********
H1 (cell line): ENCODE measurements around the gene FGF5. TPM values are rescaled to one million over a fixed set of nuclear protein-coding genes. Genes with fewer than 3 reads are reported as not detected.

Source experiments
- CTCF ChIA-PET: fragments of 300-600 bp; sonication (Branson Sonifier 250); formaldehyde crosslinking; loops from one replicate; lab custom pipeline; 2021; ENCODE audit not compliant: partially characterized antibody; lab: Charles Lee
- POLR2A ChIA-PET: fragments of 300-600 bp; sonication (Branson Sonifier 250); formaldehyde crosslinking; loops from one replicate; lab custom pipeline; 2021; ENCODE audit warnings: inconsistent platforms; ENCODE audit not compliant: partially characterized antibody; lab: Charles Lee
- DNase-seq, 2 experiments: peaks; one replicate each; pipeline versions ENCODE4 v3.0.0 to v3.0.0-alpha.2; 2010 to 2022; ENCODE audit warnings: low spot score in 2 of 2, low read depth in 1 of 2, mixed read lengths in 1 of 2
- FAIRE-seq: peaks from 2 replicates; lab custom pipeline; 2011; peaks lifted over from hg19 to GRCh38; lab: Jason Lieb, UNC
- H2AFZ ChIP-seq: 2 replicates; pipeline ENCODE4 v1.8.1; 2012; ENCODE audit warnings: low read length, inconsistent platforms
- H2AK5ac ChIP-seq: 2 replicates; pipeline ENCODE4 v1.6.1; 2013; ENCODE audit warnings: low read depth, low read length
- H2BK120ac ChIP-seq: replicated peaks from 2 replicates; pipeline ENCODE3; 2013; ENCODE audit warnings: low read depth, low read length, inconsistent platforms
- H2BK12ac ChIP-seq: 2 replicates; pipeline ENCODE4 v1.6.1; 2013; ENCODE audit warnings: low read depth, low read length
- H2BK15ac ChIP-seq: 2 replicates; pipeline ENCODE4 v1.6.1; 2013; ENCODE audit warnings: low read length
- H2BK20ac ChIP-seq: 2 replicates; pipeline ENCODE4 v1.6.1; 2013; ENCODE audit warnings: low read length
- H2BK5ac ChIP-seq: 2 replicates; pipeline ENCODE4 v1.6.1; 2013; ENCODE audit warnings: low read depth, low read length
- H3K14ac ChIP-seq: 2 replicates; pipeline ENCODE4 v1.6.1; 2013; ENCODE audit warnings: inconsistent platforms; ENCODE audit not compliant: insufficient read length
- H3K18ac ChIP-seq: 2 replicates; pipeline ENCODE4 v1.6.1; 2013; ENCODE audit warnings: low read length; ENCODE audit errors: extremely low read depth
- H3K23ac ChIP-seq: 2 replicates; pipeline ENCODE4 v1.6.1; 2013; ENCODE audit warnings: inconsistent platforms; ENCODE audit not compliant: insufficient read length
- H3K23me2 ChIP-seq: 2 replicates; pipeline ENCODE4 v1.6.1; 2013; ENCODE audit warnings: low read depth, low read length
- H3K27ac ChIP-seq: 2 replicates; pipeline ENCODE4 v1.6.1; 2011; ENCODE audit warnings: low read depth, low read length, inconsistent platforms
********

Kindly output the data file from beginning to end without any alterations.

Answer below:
H1 (cell line): ENCODE measurements around the gene FGF5. TPM values are rescaled to one million over a fixed set of nuclear protein-coding genes. Genes with fewer than 3 reads are reported as not detected.

Source experiments
- CTCF ChIA-PET: fragments of 300-600 bp; sonication (Branson Sonifier 250); formaldehyde crosslinking; loops from one replicate; lab custom pipeline; 2021; ENCODE audit not compliant: partially characterized antibody; lab: Charles Lee
- POLR2A ChIA-PET: fragments of 300-600 bp; sonication (Branson Sonifier 250); formaldehyde crosslinking; loops from one replicate; lab custom pipeline; 2021; ENCODE audit warnings: inconsistent platforms; ENCODE audit not compliant: partially characterized antibody; lab: Charles Lee
- DNase-seq, 2 experiments: peaks; one replicate each; pipeline versions ENCODE4 v3.0.0 to v3.0.0-alpha.2; 2010 to 2022; ENCODE audit warnings: low spot score in 2 of 2, low read depth in 1 of 2, mixed read lengths in 1 of 2
- FAIRE-seq: peaks from 2 replicates; lab custom pipeline; 2011; peaks lifted over from hg19 to GRCh38; lab: Jason Lieb, UNC
- H2AFZ ChIP-seq: 2 replicates; pipeline ENCODE4 v1.8.1; 2012; ENCODE audit warnings: low read length, inconsistent platforms
- H2AK5ac ChIP-seq: 2 replicates; pipeline ENCODE4 v1.6.1; 2013; ENCODE audit warnings: low read depth, low read length
- H2BK120ac ChIP-seq: replicated peaks from 2 replicates; pipeline ENCODE3; 2013; ENCODE audit warnings: low read depth, low read length, inconsistent platforms
- H2BK12ac ChIP-seq: 2 replicates; pipeline ENCODE4 v1.6.1; 2013; ENCODE audit warnings: low read depth, low read length
- H2BK15ac ChIP-seq: 2 replicates; pipeline ENCODE4 v1.6.1; 2013; ENCODE audit warnings: low read length
- H2BK20ac ChIP-seq: 2 replicates; pipeline ENCODE4 v1.6.1; 2013; ENCODE audit warnings: low read length
- H2BK5ac ChIP-seq: 2 replicates; pipeline ENCODE4 v1.6.1; 2013; ENCODE audit warnings: low read depth, low read length
- H3K14ac ChIP-seq: 2 replicates; pipeline ENCODE4 v1.6.1; 2013; ENCODE audit warnings: inconsistent platforms; ENCODE audit not compliant: insufficient read length
- H3K18ac ChIP-seq: 2 replicates; pipeline ENCODE4 v1.6.1; 2013; ENCODE audit warnings: low read length; ENCODE audit errors: extremely low read depth
- H3K23ac ChIP-seq: 2 replicates; pipeline ENCODE4 v1.6.1; 2013; ENCODE audit warnings: inconsistent platforms; ENCODE audit not compliant: insufficient read length
- H3K23me2 ChIP-seq: 2 replicates; pipeline ENCODE4 v1.6.1; 2013; ENCODE audit warnings: low read depth, low read length
- H3K27ac ChIP-seq: 2 replicates; pipeline ENCODE4 v1.6.1; 2011; ENCODE audit warnings: low read depth, low read length, inconsistent platforms